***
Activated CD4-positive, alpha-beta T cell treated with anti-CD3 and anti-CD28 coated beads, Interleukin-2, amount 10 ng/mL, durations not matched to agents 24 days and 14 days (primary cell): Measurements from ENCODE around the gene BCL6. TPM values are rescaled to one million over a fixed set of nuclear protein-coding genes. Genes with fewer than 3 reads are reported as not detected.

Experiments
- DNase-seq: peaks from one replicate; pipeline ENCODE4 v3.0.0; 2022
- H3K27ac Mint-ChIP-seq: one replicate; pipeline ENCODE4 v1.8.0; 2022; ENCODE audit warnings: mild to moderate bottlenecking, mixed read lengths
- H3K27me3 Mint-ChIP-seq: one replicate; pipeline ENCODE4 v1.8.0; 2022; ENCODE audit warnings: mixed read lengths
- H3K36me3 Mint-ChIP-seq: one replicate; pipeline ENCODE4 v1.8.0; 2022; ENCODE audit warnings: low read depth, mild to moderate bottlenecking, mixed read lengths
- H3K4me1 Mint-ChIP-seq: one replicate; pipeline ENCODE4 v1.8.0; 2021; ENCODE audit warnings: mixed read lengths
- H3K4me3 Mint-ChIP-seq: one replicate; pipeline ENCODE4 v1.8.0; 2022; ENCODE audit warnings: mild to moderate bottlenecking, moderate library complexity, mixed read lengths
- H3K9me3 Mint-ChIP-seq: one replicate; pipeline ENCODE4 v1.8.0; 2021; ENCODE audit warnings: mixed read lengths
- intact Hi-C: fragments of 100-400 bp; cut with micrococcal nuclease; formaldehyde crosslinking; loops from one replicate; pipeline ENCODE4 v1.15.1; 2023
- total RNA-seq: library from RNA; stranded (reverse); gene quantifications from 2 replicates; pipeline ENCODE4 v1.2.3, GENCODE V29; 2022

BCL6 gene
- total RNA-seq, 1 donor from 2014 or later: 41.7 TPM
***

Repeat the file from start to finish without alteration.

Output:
Activated CD4-positive, alpha-beta T cell treated with anti-CD3 and anti-CD28 coated beads, Interleukin-2, amount 10 ng/mL, durations not matched to agents 24 days and 14 days (primary cell): Measurements from ENCODE around the gene BCL6. TPM values are rescaled to one million over a fixed set of nuclear protein-coding genes. Genes with fewer than 3 reads are reported as not detected.

Experiments
- DNase-seq: peaks from one replicate; pipeline ENCODE4 v3.0.0; 2022
- H3K27ac Mint-ChIP-seq: one replicate; pipeline ENCODE4 v1.8.0; 2022; ENCODE audit warnings: mild to moderate bottlenecking, mixed read lengths
- H3K27me3 Mint-ChIP-seq: one replicate; pipeline ENCODE4 v1.8.0; 2022; ENCODE audit warnings: mixed read lengths
- H3K36me3 Mint-ChIP-seq: one replicate; pipeline ENCODE4 v1.8.0; 2022; ENCODE audit warnings: low read depth, mild to moderate bottlenecking, mixed read lengths
- H3K4me1 Mint-ChIP-seq: one replicate; pipeline ENCODE4 v1.8.0; 2021; ENCODE audit warnings: mixed read lengths
- H3K4me3 Mint-ChIP-seq: one replicate; pipeline ENCODE4 v1.8.0; 2022; ENCODE audit warnings: mild to moderate bottlenecking, moderate library complexity, mixed read lengths
- H3K9me3 Mint-ChIP-seq: one replicate; pipeline ENCODE4 v1.8.0; 2021; ENCODE audit warnings: mixed read lengths
- intact Hi-C: fragments of 100-400 bp; cut with micrococcal nuclease; formaldehyde crosslinking; loops from one replicate; pipeline ENCODE4 v1.15.1; 2023
- total RNA-seq: library from RNA; stranded (reverse); gene quantifications from 2 replicates; pipeline ENCODE4 v1.2.3, GENCODE V29; 2022

BCL6 gene
- total RNA-seq, 1 donor from 2014 or later: 41.7 TPM